Yemen rarely makes it into regional, let alone international, news headlines. Its economics stories struggle to get any sort of media attention.
Its economy and in many other aspects the state itself have been effectively written off as beyond repair. Two years ago, a senior Yemeni diplomat confided to me that what really angers him about the way his country is treated by the international media is that it is regularly described as a "failing state". Now, it is quickly turning into an effectively failed country.
The Arab Spring may have claimed Ali Abdullah Saleh as a victim, driving him from the presidency, but the root causes of Yemeni discontent remain unaddressed. In fact, they have worsened. Unemployment and underemployment have become defining factors of Yemeni society. For this reason, the Gulf states in particular should be worried about Yemen.
The devastating effects of unemployment rarely remain confined to the borders of the country concerned. My Harvard historian friend Mark Somos often reminds me why unemployment is bad, not only for the country where it persists, but more so for its neighbours.
That's a powerful and recurring pattern throughout history. Ancient Rome's urban unemployment destabilised both the known world and Rome itself. In more modern times, Algeria and Romania exemplify smaller, non-hegemonic states where unemployment - not necessarily caused by domestic misgovernment - created a demographic and economic strain upon neighbouring states.
The abundance of examples of how unemployment carries transformative political and economic repercussions across borders should make GCC states worry about Yemen. In fact, there are no cases where unemployment has not had damaging effects on neighbouring states.
Youth unemployment is particularly malignant. It is a key determinant in long-term instability, as unemployed youths turn into a future generation of inexperienced and under-qualified workers and citizens. In Yemen's case, turning into militants is becoming one of the few options available for the nation's youths.
For Yemen, creating jobs is an uphill task. The Yemeni government is simply incapable of doing anything tangible. Whether because of misgovernment or corruption is besides the point. The Yemeni job market is dead. So far, aid provided by Arab states and the international community has mostly been diverted to help fighting militants, train government officials or to address an impending humanitarian disaster. Little has been done to address the chronic unemployment. This is the reason that the billions of dollars paid or pledged are not sufficient to tackle the Yemeni problem. The aid money available is sufficient to make headway, but it is not being used for the right purposes. The key is to look afresh at the challenge.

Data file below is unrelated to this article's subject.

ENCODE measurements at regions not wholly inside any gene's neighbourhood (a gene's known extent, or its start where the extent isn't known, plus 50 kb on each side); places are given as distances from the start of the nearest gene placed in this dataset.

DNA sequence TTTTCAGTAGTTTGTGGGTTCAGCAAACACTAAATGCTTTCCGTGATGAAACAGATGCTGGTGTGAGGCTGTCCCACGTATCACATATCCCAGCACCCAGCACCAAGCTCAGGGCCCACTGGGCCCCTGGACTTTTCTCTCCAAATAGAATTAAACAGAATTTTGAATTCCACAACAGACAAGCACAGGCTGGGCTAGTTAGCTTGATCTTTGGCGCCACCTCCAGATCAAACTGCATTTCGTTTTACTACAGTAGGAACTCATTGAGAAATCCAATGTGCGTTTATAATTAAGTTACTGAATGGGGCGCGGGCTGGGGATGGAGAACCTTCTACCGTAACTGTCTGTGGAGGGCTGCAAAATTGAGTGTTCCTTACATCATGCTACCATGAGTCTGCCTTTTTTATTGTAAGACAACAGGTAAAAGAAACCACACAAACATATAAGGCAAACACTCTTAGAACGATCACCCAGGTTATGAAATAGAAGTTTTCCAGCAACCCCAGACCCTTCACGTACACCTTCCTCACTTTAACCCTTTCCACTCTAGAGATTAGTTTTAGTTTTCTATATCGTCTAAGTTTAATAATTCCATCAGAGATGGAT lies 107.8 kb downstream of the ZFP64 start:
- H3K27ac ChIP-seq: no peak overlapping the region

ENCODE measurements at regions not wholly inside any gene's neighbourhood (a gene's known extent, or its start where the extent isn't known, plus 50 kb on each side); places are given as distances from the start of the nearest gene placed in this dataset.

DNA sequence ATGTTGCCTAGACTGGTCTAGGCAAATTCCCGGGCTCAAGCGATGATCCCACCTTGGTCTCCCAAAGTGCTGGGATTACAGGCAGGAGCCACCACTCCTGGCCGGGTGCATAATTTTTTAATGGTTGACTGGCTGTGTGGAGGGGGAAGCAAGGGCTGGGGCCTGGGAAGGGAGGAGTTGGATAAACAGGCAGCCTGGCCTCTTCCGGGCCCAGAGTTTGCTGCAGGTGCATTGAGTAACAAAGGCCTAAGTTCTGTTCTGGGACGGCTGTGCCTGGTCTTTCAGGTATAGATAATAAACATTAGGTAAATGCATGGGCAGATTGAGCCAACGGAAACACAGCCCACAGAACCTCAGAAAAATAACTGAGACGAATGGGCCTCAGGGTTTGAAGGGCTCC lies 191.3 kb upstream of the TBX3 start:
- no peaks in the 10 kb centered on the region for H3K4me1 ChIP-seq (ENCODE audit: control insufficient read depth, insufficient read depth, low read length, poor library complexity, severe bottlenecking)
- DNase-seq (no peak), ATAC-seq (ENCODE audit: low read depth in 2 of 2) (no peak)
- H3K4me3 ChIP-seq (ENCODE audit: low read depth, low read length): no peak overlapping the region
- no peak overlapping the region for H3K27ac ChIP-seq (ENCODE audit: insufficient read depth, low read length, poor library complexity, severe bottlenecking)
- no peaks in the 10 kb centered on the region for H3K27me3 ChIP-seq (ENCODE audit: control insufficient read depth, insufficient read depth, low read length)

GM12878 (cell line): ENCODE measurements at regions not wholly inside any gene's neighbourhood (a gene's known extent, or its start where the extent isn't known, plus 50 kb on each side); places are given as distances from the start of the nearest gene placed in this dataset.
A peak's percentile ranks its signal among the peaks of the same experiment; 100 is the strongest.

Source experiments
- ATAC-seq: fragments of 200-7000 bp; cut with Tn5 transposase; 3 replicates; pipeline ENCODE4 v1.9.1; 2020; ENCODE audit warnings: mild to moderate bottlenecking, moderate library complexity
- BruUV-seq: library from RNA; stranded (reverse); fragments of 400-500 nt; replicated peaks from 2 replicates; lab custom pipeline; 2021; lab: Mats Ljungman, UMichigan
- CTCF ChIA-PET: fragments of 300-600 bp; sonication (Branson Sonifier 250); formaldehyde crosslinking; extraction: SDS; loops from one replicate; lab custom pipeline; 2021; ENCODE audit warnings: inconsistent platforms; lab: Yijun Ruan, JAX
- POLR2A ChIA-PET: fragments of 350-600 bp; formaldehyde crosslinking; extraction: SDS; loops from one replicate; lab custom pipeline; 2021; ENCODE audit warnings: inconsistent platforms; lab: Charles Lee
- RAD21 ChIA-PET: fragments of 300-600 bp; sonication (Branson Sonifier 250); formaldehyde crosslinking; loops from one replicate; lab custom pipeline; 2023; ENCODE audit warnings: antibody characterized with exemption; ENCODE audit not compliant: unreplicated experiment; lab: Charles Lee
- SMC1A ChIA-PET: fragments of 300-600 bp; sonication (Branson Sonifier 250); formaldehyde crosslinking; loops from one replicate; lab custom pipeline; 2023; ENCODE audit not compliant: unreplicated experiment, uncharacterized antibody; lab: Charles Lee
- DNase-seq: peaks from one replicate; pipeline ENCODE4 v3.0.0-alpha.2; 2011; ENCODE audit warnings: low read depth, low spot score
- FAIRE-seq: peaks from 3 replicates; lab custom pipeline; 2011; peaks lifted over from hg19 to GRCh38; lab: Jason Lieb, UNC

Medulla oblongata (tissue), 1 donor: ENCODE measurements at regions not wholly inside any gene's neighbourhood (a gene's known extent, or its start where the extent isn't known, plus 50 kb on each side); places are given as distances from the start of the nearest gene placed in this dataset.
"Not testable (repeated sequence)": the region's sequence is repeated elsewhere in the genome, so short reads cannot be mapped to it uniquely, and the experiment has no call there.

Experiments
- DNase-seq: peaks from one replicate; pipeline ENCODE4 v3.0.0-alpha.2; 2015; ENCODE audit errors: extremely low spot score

Yemen is a major risk to its neighbours and the rest of the world, but it also presents a rare opportunity. The figures are compelling. It is impossible to find an accurate figure for Yemeni unemployment or underemployment, for the simple reason that defining what unemployment is in a Yemeni context is a near-impossible task.
International organisations estimate unemployment at about 30 per cent, while the World Bank estimates youth unemployment at 35 per cent. A senior Yemeni official told me that he estimates effective youth unemployment is more than 70 per cent. The government knows that it has an almost insurmountable challenge but has little means to address it.
Requesting access to the GCC market can certainly provide temporary relief but is by no means sufficient. Yemen simply needs a new economy. More than half of Yemenis work in agriculture, yet this sector forms less than 10 per cent of the country's GDP, and accounts for less than 5 per cent of exports. In other words, more than half the Yemenis who are considered employed are grossly unproductive.
Compared with Vietnam, a country of similar GDP per capita, and where 60 per cent of the workforce is in agriculture, that sector's contribution to Vietnam's GDP is 22 per cent, and 30 per cent of exports. The productivity of Yemenis in agriculture is also rapidly eroding as land is lost to desertification, urbanisation and the more lucrative growing of qat.
The agricultural sector in Yemen needs urgent funding to become mechanised. This can be transformative to the Yemeni economy. Other sectors offer similar opportunities. Longer term, manufacturing jobs can ensure a well-diversified economy and a more efficient and productive labour force.
Yemen provides an ideal opportunity for its neighbours. It could become the bread basket of the Arabian Peninsula rather than a source of regional instability. The longer it takes to realise the potential, the more difficult it will be to reverse decades of decline.
Ghanem Nuseibeh is the founder of Cornerstone Global Associates and a senior analyst at Political Capital